It was not supposed to be this way. Before the World Cup started, hopes were high in Argentina that Lionel Messi was set for a glorious swansong.
The diminutive superstar with magic in his boots insisted he was in fine shape physically ahead of what he suggested would be his final tilt at World Cup success.
After winning La Liga 10 times, the Ballon d'Or seven times, the Champions League four times and the Copa América once, this trophy is all that is missing from Messi's massive collection of personal and collective accolades.
Argentina came into the tournament on a remarkable 36-match unbeaten streak having stunned bitter rivals Brazil in their own back yard to win last year's Copa América.
Pundits and fans the world over were proclaiming Argentina one of – if not the – favourites.
Argentines were allowing themselves to dream: one of the greatest players the world has ever seen was about to lift football's greatest prize.
But Tuesday's shock 2-1 defeat to a tactically superior and more athletic Saudi Arabia has brought them back down to earth with a bump.
The realisation is that far from coating an already delicious cake with icing, Messi's World Cup story may just be about to end in ignominious fashion.
The autopsy has already begun in Argentina.
Football pundits and fans alike are speculating whether or not the 'La Pulga' was truly fit.
He had sat out a couple of group training sessions, following his own personal programme apart, because of a knock on his calf.
A picture went viral on social media of his apparently deformed ankle – although he was merely wearing an ice pack.
Fingers were even pointed at his club Paris Saint-Germain, seemingly for daring to play him week in, week out rather than wrap him in cotton wool so he could arrive at the World Cup in the best possible shape to help his country.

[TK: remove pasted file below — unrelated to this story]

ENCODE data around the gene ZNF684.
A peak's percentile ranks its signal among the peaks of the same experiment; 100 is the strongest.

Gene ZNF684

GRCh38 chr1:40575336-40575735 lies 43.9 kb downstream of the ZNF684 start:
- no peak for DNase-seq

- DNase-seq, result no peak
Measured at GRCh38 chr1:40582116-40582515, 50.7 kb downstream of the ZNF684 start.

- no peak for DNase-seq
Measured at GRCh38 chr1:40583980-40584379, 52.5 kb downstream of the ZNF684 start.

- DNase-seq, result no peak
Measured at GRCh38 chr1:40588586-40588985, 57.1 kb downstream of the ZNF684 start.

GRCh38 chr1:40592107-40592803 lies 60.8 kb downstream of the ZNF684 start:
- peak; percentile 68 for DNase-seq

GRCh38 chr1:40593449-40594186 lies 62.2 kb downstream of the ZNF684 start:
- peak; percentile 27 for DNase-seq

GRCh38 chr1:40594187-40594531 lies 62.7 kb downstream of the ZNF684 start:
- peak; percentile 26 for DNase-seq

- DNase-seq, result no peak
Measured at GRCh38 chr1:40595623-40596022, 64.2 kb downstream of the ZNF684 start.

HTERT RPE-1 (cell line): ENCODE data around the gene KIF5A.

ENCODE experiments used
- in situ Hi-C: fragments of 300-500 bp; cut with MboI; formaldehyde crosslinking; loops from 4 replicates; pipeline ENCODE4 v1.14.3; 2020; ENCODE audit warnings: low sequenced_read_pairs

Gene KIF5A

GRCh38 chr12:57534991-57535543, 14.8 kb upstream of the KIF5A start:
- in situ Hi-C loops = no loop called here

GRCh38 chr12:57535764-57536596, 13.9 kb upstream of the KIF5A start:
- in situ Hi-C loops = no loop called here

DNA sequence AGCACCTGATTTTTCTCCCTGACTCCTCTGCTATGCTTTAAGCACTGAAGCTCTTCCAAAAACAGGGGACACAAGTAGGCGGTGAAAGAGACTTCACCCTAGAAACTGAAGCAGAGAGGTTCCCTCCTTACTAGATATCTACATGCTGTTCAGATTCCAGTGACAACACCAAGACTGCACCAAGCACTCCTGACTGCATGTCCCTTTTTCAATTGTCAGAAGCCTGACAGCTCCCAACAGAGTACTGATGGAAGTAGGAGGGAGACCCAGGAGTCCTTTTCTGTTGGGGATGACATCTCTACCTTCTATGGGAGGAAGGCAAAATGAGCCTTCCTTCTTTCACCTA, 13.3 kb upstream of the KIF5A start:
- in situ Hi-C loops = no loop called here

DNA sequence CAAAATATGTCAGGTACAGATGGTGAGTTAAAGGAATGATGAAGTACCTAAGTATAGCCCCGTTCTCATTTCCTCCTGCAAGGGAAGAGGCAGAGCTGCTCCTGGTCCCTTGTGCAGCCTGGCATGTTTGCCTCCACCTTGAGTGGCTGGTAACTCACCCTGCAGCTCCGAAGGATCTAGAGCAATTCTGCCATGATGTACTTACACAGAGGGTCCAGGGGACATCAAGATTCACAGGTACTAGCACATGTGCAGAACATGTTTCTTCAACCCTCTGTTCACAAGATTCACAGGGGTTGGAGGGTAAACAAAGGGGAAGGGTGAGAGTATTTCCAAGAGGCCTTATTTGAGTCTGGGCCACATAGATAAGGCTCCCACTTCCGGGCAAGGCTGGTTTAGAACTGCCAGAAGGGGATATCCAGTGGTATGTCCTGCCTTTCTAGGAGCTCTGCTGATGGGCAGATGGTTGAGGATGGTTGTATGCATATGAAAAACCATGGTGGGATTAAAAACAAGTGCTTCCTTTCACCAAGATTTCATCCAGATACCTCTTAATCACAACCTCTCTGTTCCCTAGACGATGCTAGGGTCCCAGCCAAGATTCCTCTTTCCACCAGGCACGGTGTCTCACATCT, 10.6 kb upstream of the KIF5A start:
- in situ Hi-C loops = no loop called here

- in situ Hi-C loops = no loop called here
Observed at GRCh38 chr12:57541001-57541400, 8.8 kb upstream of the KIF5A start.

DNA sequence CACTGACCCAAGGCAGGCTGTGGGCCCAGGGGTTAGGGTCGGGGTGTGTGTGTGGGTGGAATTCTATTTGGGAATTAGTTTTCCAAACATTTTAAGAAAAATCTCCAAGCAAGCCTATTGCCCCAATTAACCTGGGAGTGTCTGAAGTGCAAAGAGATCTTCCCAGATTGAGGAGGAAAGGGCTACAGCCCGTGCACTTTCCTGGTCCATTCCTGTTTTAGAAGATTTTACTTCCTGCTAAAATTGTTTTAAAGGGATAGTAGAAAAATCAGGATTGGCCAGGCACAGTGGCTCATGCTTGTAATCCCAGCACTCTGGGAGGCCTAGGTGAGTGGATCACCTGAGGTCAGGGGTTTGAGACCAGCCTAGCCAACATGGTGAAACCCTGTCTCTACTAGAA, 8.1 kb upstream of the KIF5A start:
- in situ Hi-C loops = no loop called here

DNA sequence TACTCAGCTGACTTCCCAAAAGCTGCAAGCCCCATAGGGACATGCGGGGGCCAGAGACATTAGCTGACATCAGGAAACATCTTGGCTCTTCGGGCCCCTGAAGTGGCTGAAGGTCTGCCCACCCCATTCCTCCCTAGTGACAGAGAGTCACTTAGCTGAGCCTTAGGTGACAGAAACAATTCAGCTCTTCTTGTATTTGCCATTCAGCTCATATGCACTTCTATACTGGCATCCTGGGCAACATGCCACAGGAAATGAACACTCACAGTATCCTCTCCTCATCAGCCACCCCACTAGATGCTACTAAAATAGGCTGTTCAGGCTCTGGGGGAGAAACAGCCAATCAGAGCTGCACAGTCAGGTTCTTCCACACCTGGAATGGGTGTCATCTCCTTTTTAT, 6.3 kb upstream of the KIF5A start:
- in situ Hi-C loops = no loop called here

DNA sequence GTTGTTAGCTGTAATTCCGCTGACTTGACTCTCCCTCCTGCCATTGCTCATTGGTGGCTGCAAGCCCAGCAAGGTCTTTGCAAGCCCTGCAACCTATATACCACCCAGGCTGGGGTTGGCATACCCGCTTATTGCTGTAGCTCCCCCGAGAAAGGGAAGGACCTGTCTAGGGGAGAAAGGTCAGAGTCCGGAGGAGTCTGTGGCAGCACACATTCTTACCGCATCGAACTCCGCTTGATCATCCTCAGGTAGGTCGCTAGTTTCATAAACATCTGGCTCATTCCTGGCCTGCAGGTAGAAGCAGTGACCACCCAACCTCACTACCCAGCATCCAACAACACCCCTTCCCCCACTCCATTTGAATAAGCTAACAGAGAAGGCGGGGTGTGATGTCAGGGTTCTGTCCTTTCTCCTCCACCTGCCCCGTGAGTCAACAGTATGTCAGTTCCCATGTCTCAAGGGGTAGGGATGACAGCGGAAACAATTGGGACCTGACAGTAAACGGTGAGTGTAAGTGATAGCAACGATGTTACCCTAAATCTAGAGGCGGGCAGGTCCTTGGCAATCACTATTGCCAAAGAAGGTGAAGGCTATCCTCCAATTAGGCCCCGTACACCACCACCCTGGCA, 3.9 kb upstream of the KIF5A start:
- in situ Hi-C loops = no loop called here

Coach Lionel Scaloni also came under fire for his perceived inability to spring the Saudis' high defensive line as his side were caught offside seven times in the first half.
He was also castigated for their inability to break down a stubborn defence that dropped deeper once they took the lead.
There was a sobering admission, though, that at 35, Messi might not be as great as he once was.
"He is not injured, but he does have several logical ailments due to his age and the number of minutes played this season," said sports newspaper Ole.
Even so, Messi remains the darling of a nation upon whom their hopes rest.
Tales of his stirring speech to teammates on the bus after the Saudi game were quick to emerge.
At training the following he day he supposedly told them: "The people believe that this group will not abandon them. It is up to us, we know that we have no choice [but to win] but we've already played in these types of games before, it's time to lift our heads above the water."
Messi will have to lift himself above the poor fare produced against Saudi if Argentina are to beat Mexico on Saturday and keep their hopes of progressing alive.
by Barnaby Chesterman, AFP